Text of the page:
In order to actually detect and utilize this velocity related frequency to obtain a readout of velocity, signal processing of the signal from transducer 20 is effected by the circuitry shown in FIG. 3. Thus, the signal output of transducer 20 is first amplified in preamplifier 34, and its output is passed through 250 KHz band-pass filter 36 wherein frequencies outside of approximately ±10% of the 250 KHz frequency are substantially eliminated. The modulated output of filter 36 is detected by an amplitude modulation detector, rectifier 38. As a result, there is provided as an output of rectifier 38 a varying D.C. signal which is essentially the desired velocity related frequency signal rather significantly accompanied by noise frequencies.
Next, the signal output of rectifier 38 is differentiated and amplified by differentiating amplifier 40, which effects a 6 db per octave increase in output with frequency. Then, the output of differentiating amplifier 40 is passed through a low-pass filter 42 wherein signals significantly above 600 Hz are eliminated.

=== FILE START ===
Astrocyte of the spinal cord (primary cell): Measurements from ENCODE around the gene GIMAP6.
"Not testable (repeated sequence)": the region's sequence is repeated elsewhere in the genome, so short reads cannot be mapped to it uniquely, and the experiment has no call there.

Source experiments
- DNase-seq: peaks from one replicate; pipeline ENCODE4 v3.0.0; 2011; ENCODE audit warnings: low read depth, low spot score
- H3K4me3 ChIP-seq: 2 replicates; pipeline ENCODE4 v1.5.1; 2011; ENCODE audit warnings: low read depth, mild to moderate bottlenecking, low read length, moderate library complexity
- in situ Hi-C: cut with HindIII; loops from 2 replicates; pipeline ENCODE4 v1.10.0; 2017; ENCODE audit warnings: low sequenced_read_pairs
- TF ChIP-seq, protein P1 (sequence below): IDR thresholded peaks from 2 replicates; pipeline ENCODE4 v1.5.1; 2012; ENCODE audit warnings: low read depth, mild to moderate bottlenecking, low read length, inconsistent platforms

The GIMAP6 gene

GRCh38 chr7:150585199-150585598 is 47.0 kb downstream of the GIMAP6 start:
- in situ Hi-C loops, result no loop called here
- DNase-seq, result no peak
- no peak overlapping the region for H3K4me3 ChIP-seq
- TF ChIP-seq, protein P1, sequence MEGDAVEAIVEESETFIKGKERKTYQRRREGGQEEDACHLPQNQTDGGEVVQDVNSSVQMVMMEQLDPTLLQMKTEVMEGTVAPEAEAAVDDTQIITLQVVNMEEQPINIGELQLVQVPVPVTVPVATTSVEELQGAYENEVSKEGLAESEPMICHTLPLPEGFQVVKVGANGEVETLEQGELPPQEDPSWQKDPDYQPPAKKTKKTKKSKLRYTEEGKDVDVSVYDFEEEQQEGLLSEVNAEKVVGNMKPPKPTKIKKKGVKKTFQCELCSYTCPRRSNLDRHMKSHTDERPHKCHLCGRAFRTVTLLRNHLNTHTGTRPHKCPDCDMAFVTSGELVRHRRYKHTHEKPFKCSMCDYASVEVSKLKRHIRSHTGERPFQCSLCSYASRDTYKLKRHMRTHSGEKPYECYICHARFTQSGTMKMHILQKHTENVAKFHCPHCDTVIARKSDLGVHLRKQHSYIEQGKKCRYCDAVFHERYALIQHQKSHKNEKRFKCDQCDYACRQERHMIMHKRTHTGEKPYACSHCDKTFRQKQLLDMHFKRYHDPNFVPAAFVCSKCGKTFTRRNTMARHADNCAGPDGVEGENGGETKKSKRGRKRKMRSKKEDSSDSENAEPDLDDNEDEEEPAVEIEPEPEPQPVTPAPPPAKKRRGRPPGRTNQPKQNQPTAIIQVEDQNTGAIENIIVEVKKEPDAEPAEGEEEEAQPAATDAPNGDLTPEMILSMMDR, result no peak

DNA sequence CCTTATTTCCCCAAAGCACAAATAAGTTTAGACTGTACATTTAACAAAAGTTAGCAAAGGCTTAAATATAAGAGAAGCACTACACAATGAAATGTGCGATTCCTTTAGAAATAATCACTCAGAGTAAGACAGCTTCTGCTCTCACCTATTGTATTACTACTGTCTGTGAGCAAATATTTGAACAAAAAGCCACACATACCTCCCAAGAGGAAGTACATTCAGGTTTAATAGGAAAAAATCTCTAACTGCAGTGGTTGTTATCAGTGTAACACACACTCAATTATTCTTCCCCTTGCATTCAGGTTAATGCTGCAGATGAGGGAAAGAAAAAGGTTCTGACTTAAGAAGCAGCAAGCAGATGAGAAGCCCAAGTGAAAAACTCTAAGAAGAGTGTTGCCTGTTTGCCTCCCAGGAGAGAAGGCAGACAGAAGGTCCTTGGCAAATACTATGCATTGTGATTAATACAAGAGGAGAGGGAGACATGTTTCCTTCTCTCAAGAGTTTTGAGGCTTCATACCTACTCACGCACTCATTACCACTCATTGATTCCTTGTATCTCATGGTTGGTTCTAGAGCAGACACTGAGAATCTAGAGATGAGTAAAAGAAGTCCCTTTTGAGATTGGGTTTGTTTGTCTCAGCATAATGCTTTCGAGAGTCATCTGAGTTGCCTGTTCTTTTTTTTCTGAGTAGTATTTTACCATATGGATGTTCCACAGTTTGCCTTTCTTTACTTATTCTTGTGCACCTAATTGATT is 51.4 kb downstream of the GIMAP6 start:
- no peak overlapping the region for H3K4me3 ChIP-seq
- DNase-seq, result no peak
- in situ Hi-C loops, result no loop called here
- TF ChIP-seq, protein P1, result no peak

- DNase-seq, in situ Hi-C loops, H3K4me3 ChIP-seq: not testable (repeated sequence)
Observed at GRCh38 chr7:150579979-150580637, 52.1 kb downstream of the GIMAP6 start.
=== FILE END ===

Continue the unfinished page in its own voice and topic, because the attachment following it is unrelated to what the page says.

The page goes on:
The output of filter 42 is amplified in amplifier 44, and the amplified signal is fed through clipper 46, which essentially translates the desirable signal frequency into a pulse output at that frequency. This pulse output is fed to pulse counter 48, which then effects a count of the pulses over a selected period of time and provides a count rate output. The count rate output is then fed to divider 50, which divides the count rate by a selected constant, e.g., 80. The output of divider 50 is representative of velocity in feet per second, and this is read out by a conventional indicator, e.g., a digital readout indicator 51.